Tunisia's prestigious Carthage Film Festival has opened with a screening of "Lingui" -- a movie from Chad about a teenage girl who seeks an abortion.
The festival showcases 57 diverse films from 45 Arab and African countries, with screenings not only in cinemas, but in prisons and military barracks too.
Social issues are a common thread of the festival, with the opening film Lingui, by Chadian director Mahamat-Saleh Haroun, telling the story of a 15-year-old seeking an abortion in a country where it is condemned.
Haroun said he was honoured to open the festival Saturday with "a taboo subject".
"It is a... political choice on the part of the festival, because it is a sub-Saharan film, which talks about the rights of women, in Arab countries and around the world," he said.
Under the slogan "Let's dream, Let's live", the festival is taking place across the capital Tunis this week, with screenings and talks until Saturday.
The festival is "intended to be a celebration of art, creativity, cinema and life", organisers say, and hopes to explore "new cinematographic trends in Africa and the Arab world".
Entries from Arab nations include films from Egypt, Iraq, Saudi Arabia, Qatar and Yemen, while from sub-Saharan Africa they include movies from Ghana, Madagascar, Mali, Somalia and South Africa.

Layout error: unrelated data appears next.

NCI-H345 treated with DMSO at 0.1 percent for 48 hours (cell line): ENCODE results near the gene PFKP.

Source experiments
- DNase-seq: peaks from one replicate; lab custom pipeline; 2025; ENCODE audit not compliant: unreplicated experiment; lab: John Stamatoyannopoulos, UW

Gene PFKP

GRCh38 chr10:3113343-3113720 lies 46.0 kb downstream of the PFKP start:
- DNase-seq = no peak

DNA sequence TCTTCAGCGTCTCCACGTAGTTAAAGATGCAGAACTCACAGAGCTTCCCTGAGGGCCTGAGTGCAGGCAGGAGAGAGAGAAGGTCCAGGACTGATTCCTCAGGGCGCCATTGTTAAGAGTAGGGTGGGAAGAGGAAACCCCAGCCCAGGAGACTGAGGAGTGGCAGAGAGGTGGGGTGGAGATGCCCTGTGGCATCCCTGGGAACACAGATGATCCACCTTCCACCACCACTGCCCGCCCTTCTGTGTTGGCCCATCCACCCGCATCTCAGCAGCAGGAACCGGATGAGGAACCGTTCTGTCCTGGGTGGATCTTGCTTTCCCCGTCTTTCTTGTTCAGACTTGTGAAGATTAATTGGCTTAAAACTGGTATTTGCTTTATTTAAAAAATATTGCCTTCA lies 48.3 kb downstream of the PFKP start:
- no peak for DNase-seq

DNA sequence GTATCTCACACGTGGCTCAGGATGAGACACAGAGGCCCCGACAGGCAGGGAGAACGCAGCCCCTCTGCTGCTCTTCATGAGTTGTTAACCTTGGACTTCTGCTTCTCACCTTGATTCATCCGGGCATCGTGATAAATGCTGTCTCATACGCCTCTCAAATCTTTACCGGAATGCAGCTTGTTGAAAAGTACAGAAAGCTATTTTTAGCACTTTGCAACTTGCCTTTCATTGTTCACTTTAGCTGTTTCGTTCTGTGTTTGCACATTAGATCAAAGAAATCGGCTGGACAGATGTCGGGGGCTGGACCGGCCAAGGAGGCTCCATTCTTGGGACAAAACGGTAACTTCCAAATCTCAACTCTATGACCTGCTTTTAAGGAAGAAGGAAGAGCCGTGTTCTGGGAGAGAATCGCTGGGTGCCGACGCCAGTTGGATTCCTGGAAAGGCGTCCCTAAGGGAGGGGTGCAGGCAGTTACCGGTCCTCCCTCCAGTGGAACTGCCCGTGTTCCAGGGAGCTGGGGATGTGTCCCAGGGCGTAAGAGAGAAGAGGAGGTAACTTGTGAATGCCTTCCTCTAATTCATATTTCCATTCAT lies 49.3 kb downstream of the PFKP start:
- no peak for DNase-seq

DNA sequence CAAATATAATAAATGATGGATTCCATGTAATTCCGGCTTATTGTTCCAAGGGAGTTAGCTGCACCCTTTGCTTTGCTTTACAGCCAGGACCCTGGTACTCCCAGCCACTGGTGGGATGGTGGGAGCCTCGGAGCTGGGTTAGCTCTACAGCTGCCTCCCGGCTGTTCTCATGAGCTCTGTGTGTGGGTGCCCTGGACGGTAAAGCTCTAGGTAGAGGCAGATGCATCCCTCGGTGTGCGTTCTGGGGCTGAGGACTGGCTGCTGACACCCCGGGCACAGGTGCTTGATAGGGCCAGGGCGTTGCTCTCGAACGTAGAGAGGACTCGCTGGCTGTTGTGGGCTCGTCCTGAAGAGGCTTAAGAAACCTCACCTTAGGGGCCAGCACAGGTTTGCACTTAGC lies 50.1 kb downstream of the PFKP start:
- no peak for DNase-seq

Other films include Egyptian director Ali Al Arabi's 2021 film "Captains of Zaatari", about refugees in Jordan wanting to become professional footballers, and Jessica Beshir's 2021 film from Ethiopia, "Faya Dayi", of young people's dreams under a harsh regime.
The official selection also includes a documentary by Syrian filmmaker Amel Alzakout, "Purple Sea", made from images filmed when she fled Syria and the boat on which she was travelling sank off the Greek coast.
Veteran Italian producer Enzo Porcelli is chair of the jury, alongside others including Angolan actor Hoji Fortuna, Egyptian film critic Tareq Al Shennawy, Iranian director Ahmad Bahrami and Haitian director Gessica Geneus.